A sea-snake in Australia seems to have found a clever way to cope with water pollution – it’s getting darker.
The turtle-headed sea snake (Emydocephalus annulatus) is largely found in certain tropical waters near Australia. Normally, this sea snake is black with white stripes, but a group of Australian scientists discovered that snakes living near more urban areas, where the level of pollutants is higher, have lost their bright stripes and have become black.
The pigment that makes skin and feathers dark, a kind of melanin, has been shown to bind metals. The researchers discovered that black snake skin contained higher levels of metal contamination. Even the blacks in striped worms contained higher levels of potentially toxic substances.
It was also discovered the black sea snakes shed their skins twice as often as their lighter counterparts. This suggests that the black sea snakes are, indeed, adapting to deal with the pollution in the water they inhabit – both by developing skin with a better capacity to bind potentially harmful trace elements and by shedding that skin more often to reduce the trace element load they must deal with.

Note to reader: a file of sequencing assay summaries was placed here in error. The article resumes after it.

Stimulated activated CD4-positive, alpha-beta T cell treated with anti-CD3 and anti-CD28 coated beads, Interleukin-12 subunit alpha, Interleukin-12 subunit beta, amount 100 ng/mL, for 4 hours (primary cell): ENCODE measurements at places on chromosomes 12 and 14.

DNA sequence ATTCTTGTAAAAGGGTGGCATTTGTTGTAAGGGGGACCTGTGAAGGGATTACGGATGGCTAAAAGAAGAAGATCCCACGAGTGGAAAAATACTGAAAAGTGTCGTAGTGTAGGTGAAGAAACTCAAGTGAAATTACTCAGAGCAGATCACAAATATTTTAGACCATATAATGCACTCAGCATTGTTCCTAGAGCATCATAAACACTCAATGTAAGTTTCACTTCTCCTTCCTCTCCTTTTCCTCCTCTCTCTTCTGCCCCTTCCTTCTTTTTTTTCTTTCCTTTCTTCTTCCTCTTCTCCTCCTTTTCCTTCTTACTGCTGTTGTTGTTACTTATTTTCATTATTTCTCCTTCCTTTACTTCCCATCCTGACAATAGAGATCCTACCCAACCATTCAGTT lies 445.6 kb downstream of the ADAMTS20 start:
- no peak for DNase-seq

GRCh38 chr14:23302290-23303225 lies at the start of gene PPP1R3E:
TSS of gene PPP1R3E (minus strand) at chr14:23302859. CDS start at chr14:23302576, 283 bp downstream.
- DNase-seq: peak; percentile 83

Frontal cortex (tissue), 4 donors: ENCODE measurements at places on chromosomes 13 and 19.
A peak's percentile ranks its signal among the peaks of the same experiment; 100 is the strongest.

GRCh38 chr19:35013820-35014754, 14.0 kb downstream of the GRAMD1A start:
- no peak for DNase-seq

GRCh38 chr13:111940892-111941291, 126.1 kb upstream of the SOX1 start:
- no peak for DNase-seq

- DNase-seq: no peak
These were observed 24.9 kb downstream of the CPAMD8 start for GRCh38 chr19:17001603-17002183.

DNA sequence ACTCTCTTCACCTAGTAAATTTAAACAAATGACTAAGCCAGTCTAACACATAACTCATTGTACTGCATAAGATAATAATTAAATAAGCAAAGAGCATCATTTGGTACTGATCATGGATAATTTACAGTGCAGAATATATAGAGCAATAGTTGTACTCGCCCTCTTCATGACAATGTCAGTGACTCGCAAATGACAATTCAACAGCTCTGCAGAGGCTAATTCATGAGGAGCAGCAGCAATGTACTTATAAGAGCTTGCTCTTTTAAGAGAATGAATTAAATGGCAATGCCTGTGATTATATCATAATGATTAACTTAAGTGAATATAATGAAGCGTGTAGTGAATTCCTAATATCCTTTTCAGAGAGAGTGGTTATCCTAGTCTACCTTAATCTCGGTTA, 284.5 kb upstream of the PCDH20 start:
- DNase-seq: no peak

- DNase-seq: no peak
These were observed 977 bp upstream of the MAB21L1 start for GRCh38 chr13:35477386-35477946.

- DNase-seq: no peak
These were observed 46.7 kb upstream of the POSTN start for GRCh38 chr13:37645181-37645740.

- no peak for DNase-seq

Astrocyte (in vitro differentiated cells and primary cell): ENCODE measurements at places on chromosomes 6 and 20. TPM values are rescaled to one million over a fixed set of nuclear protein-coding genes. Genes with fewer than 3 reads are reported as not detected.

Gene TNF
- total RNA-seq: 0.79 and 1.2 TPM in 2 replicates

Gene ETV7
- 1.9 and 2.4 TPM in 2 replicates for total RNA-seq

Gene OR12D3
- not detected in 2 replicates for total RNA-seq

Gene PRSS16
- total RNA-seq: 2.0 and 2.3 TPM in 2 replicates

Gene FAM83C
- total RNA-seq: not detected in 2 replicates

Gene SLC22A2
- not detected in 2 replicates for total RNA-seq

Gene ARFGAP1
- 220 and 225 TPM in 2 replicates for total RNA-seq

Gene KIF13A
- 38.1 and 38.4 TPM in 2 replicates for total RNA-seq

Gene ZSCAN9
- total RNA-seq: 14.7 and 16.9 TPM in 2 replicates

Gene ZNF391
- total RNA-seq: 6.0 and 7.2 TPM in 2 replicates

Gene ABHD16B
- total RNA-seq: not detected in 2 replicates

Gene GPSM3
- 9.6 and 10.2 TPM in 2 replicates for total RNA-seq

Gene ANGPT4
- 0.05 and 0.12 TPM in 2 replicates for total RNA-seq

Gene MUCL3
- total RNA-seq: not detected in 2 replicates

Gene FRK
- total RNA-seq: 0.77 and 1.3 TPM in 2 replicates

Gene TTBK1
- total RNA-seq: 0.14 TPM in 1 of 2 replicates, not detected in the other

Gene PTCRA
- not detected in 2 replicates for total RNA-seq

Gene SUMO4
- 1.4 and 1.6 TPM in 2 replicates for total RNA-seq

The same phenomena have been observed in pigeons in Paris, which have darker feathers. A more famous example of animals adapting to human pollution is the peppered moth (var. carbonaria), the original light-coloured type declined in England during the Industrial Revolution, in favor of dark-coloured moths. Later, when pollution was reduced, the light-coloured form again predominated. Industrial melanism in the peppered moth was an early experimental test of Charles Darwin’s natural selection in action and remains as a classic example in the teaching of evolution.
Goiran et al., 2017. Industrial Melanism in the Seasnake Emydocephalus annulatus. Current Biology. Doi: 10.1016 / j.cub.2017.06.073